Here Are 12 Signs That You Are Stressed Out:
1. You have a hard time concentrating. When you are stressed out, your mind is trying to concentrate on a wide variety of things, not keeping full attention on any one of them. This makes it hard to concentrate on just one thing so you end up feeling distracted and confused. Stress can affect your concentration at work so your productivity is slower and your ability to do a good job is less. Stress can make it difficult to concentrate on playtime activities, too. You end up thinking about all the obligations you have, spending less time on enjoying the free time you do have.
2. Your sleep is disrupted. When you are stressed out, you can feel emotionally exhausted but physically unable to sleep. Stress causes increases in epinephrine, norepinephrine, and cortisol, making it difficult to go to sleep and stay asleep. Your mind cannot rest enough to sleep and your body is fighting sleep as well. Insomnia is a common result of stress. The trick is to develop good sleep habits and reduce the overall stress in your life so that sleep comes naturally. Stress can also cause too much sleeping, because you are trying to avoid the stressors in your life and will use sleep as a coping mechanism.
3. You don’t eat right. When you are under stress, you tend not to make time to make meals that are healthy for you. Instead, you eat whatever is in front of you or is easy to pick up and snack on. These tend to be foods high in salt and sugar and are generally highly processed foods that don’t provide you with the nutrition you need to fight off illnesses and keep your biological processes going well. Stress can contribute to mindless overeating of junk food or to skipping meals altogether because you have no time to sit down and eat the right kinds of food for your body.
4. You get sicker easier and more often. Stress increases the amount of cortisol in your body, which affects your ability to fight off infection. This means that you are likely to get more colds and flu, and can’t fight them off as easily. Stress is a reason for chronic diseases as well, including stroke, heart attacks, and peripheral vascular disease. Norepinephrine and epinephrine released as part of the fight or flight response can put excess pressure on your heart, and can raise your pulse and blood pressure. These things contribute to getting heart disease after years of being under chronic stress.
5. You are depressed. Stress can lead to depression by affecting the neurotransmitter levels in your brain. Chronic stress can affect the way you think and you will have less free time to enjoy your life. When you are stressed, things like chronic anxiety and chronic depression creep into your life so that you are even less able to cope with the stressors of your life.
6. You get headaches. Stress can cause tension in the muscles of the scalp and neck. This can result in tension or “muscle-contraction” headaches that make it difficult to get rest and that can contribute to concentration and memory difficulties. Headaches like this can be controlled with NSAID therapy but are better handled by reducing stress and by participating in natural stress-reduction techniques such as meditation, yoga, and Tai chi.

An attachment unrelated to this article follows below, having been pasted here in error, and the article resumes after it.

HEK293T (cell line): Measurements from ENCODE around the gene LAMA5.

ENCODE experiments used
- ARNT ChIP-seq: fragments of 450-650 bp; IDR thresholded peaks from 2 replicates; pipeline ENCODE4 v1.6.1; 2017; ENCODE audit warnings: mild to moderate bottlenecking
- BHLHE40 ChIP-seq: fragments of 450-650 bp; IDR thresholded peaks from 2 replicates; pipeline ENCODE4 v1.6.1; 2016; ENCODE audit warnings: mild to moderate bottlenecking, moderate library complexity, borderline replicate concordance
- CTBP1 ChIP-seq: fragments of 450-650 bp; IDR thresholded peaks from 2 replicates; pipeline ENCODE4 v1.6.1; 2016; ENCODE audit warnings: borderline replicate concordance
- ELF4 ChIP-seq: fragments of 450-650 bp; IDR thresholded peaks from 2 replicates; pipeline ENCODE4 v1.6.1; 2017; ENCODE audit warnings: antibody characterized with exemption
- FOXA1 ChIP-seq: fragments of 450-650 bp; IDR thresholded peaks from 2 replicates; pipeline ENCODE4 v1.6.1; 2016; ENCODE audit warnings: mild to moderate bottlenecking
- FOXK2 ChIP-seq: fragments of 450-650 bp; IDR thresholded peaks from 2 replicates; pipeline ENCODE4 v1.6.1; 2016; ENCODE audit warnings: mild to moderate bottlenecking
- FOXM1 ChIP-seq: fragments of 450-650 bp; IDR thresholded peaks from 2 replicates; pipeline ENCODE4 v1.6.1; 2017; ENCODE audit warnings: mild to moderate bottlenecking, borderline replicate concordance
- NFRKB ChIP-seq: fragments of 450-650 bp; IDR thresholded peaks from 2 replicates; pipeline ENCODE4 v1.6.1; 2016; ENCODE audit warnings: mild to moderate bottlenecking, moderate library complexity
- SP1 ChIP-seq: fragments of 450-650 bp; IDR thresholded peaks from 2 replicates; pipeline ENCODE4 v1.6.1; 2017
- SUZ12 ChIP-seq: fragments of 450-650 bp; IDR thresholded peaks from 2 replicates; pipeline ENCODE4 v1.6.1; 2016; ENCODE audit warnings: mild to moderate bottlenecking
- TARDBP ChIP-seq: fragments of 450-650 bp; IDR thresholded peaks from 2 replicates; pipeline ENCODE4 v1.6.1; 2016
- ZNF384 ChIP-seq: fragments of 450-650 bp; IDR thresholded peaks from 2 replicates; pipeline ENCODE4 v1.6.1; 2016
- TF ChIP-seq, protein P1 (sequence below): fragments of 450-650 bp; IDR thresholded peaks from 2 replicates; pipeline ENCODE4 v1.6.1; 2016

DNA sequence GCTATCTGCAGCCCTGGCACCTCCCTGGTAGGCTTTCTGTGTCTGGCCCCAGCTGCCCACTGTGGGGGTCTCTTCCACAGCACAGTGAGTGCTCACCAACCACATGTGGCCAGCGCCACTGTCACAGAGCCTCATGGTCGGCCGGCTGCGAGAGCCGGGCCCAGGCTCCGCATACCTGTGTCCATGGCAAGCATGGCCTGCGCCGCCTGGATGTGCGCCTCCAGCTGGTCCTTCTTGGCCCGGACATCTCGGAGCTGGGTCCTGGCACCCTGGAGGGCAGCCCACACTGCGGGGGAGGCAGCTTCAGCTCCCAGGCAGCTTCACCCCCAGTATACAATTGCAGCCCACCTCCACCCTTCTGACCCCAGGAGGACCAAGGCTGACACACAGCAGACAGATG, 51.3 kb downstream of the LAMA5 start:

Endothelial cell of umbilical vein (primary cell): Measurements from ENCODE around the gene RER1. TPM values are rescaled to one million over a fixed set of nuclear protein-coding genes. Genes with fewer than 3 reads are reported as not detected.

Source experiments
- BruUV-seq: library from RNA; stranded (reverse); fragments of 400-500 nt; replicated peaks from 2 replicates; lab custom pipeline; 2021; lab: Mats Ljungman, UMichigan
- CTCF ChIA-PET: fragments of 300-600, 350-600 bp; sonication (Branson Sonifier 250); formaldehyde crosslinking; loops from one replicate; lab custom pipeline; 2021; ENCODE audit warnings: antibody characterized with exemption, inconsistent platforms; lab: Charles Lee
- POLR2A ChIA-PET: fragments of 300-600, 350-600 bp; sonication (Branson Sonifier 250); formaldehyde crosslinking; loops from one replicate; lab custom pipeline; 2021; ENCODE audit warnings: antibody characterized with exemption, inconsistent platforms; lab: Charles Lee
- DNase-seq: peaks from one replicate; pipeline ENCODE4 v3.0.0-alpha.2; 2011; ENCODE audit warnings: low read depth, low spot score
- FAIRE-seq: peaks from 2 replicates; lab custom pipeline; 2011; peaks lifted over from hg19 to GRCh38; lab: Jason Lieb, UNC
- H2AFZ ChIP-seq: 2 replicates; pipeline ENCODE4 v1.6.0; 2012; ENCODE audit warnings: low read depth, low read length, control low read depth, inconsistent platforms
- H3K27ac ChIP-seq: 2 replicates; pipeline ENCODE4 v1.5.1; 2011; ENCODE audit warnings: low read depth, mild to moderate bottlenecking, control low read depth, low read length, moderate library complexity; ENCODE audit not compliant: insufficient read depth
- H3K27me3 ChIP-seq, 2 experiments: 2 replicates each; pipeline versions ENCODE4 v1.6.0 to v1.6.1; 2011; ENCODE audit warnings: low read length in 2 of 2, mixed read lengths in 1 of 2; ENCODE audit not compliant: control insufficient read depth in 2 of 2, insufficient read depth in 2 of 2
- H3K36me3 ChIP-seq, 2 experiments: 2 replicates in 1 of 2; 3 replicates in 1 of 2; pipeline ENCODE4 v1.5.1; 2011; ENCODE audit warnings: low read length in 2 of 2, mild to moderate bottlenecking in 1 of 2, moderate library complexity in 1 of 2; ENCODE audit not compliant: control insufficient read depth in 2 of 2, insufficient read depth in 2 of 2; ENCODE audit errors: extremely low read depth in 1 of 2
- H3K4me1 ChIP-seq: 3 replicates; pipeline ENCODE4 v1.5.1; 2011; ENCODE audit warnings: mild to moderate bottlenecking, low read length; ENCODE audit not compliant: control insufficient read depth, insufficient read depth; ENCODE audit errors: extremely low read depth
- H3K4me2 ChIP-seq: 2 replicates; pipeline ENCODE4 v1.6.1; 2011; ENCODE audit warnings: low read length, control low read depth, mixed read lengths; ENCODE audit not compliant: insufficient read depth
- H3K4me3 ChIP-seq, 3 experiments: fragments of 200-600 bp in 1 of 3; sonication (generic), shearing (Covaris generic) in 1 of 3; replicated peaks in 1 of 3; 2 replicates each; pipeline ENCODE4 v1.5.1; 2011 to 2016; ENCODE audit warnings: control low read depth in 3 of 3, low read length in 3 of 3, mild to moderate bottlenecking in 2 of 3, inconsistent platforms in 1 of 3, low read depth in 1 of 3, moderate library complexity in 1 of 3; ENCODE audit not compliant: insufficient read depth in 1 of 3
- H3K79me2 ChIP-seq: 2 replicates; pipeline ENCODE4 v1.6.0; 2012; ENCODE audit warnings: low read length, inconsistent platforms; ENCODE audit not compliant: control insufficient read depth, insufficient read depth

7. You can have an abnormal reproductive system. Men can get a temporary increase in libido under minor stress but can lose this and develop problems with erectile dysfunction after undergoing chronic stress. Women can develop abnormal menstrual cycles in which they don’t ovulate. This not only makes for irregular and close-together cycles but it can affect fertility. If you don’t ovulate, you can’t get pregnant. In addition, women can get heavier and more painful menstrual bleeding as a result of being under stress.
8. You can develop muscle tension. Stress causes your muscles to become tenser. This is a normal part of the fight or flight response, but over time it can lead to chronic muscle tension that makes you have aches and pains that you can’t get over without taking medication for pain. If you reduce stress through progressive muscle relaxation techniques, you can feel less achy and will feel more like moving around without pain.
9. You put yourself at risk for type 2 diabetes. Your digestive system responds to stress by producing extra sugar from storage sites in the liver. This causes a rush of sugar to enter the bloodstream. Your pancreas fights to put this sugar somewhere and, if it doesn’t go to fat, it ends up keeping your blood sugar up. There is a scientific connection between stress and the development of insulin resistance, which is the basis behind getting type 2 diabetes.
10. You have digestive problems. Stress shunts blood away from the vital organs, such as the digestive system so that you can’t digest food as well as you normally would. This leads to poor digestion, stomach upset, diarrhea, and possibly vomiting. Stress is related to irritable bowel syndrome, which involves cramping of the bowels and changes in bowel habits. Irritable bowel patients do better when they are under less stress.
11. You suffer from respiratory problems. People who have COPD or asthma have more problems breathing when they are under stress. Stress causes shallow, rapid breathing that is not that much of a problem if you don’t have any respiratory diseases but, if you do, it can lead to shortness of breath and worsened breathing symptoms.
12. You suffer from anxiety. Stress is a state of anxiety that doesn’t go away. People who live under chronic stress are more prone to anxious states, panic attacks, and other anxiety symptoms that can interfere with quality of life. Chronic anxiety is best handled by reducing the stress in your life and by practicing natural methods of stress reduction such as meditation, yoga, Tai chi, and qi gong.